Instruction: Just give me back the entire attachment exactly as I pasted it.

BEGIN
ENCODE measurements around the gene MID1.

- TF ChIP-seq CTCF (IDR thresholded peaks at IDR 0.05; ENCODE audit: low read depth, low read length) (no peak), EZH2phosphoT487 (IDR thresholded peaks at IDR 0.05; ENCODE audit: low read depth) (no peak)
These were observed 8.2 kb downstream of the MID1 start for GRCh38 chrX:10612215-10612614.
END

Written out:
ENCODE measurements around the gene MID1.

- TF ChIP-seq CTCF (IDR thresholded peaks at IDR 0.05; ENCODE audit: low read depth, low read length) (no peak), EZH2phosphoT487 (IDR thresholded peaks at IDR 0.05; ENCODE audit: low read depth) (no peak)
These were observed 8.2 kb downstream of the MID1 start for GRCh38 chrX:10612215-10612614.